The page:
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Publication numberUS20040131242 A1
Publication typeApplication
Application numberUS 10/472,509
Publication dateJul 8, 2004
Filing dateMar 19, 2002
Priority dateMar 19, 2001
Also published asCN1500257A, EP1371030A1, WO2002075673A1
Publication number10472509, 472509, US 2004/0131242 A1, US 2004/131242 A1, US 20040131242 A1, US 20040131242A1, US 2004131242 A1, US 2004131242A1, US-A1-20040131242, US-A1-2004131242, US2004/0131242A1, US2004/131242A1, US20040131242 A1, US20040131242A1, US2004131242 A1, US2004131242A1
InventorsValery Klevtsov
Original AssigneeKlevtsov Valery Alekseevich
Export CitationBiBTeX, EndNote, RefMan
External Links: USPTO, USPTO Assignment, Espacenet
Monitoring method
US 20040131242 A1
Abstract
A method of monitoring markings (11) made on printed documents (1) comprises obtaining a digital representation of a face of a document by determining single or multiple colour component content of pixels of the representation; comparing (8,9) the colour component content of each pixel of the representation with a range extending between upper and lower thresholds for the corresponding pixel of an acceptable unmarked document and generating a corresponding anomaly pixel (10) if the pixel value falls outside the range; and determining (21-24) the presence of a marking (11) if the resulting anomaly pixels satisfy predetermined conditions.
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Claims(5)
1. A method of monitoring markings made on printed documents, the method comprising obtaining a digital representation of a face of a document by determining single or multiple colour component content of pixels of the representation; comparing the colour component content of each pixel of the representation with a range extending between upper and lower thresholds for the corresponding pixel of an acceptable unmarked document and generating a corresponding anomaly pixel if the pixel value falls outside the range; and determining the presence of a marking if the resulting anomaly pixels satisfy predetermined conditions, wherein a number of unmarked documents are analysed, the least bright and brightest values for each pixel being used directly or following modification to constitute the lower and upper thresholds respectively.
2. A method according to claim 1, wherein the upper and lower thresholds are obtained by defining a range about an average value for each pixel.
3. A method according to any of the preceding claims, wherein the predetermined conditions are selected from one or more of:
a) the total number of anomaly pixels being greater than a “gross” threshold;
b) the total number of anomaly pixels within a marking having a perimeter to area ratio greater than a first predetermined parameter being greater than a “sparse” threshold;
c) the total number of anomaly pixels within a marking having a perimeter to area ratio less than a second predetermined parameter being greater than a “compact” threshold; and
d) the total number of anomaly pixels within a specified distance of another anomaly pixel being greater than a “group” threshold.
4. A method according to any of the preceding claims, wherein the digital representation of a face of a document corresponds to the appearance of that face under visible illumination.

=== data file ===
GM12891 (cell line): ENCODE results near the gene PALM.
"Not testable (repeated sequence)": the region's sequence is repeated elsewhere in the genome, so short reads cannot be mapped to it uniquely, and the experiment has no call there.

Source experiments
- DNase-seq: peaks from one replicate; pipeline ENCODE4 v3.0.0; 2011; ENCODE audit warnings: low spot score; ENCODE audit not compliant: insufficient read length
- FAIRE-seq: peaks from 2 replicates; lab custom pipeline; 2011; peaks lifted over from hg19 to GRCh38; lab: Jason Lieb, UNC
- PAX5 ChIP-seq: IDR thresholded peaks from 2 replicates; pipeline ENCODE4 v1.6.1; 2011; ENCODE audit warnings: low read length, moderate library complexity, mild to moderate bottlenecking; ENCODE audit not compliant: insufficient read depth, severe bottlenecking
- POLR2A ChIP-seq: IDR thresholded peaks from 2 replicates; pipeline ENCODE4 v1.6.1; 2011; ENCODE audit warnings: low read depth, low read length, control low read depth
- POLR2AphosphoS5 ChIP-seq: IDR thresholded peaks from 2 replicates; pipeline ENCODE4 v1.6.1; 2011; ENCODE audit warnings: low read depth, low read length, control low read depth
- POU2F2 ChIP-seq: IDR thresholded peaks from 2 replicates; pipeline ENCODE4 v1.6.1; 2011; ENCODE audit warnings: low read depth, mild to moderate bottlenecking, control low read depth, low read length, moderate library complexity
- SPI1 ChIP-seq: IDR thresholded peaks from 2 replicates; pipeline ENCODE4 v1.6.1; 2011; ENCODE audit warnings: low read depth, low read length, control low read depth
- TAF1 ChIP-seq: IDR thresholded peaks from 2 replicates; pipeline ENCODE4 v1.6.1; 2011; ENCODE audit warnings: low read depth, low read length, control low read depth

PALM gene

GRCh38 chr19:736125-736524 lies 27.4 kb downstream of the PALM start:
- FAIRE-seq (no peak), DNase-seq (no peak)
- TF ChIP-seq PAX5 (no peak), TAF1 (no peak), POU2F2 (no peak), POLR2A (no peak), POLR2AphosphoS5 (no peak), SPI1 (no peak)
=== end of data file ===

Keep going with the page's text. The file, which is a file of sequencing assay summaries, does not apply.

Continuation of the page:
5. A method according to any of the preceding claims, wherein the document comprises a security document or document of value, such as a banknote.
Description

[0001] The invention relates to a method of monitoring documents and in particular monitoring markings made on printed documents.

[0002] In a number of applications, there is a need to be able to detect markings such as graffiti made on previously printed documents such as documents of value including banknotes and the like. This should be distinguished from detecting the soil condition of documents since soiling is typically at a substantially constant level across the document whereas the markings with which this invention are concerned include lines, regions of defacement such as ink stains and the like.

[0003] EP-A-0165734 discloses a method for comparing an incoming banknote with a master pattern so as to take account of variations in the appearance of a particular pixel. It should be noted, however, that this is concerned with the inspection of documents (or objects) that have not been in circulation.

[0004] U.S. Pat. No. 6,012,565 discloses the classification of documents but is not concerned with detection of markings on documents.

[0005] WO-A-00/26861 is concerned with a currency recognition process and also considers soil detection. However, as explained above, soil detectors are not able to detect markings such as graffiti.

[0006] In accordance with the present invention, a method of monitoring markings made on printed documents comprises obtaining a digital representation of a face of a document by determining single or multiple colour component content of pixels of the representation; comparing the colour component content of each pixel of the representation with a range extending between upper and lower thresholds for the corresponding pixel of an acceptable unmarked document and generating a corresponding anomaly pixel if the pixel value falls outside the range; and determining the presence of a marking if the resulting anomaly pixels satisfy predetermined conditions.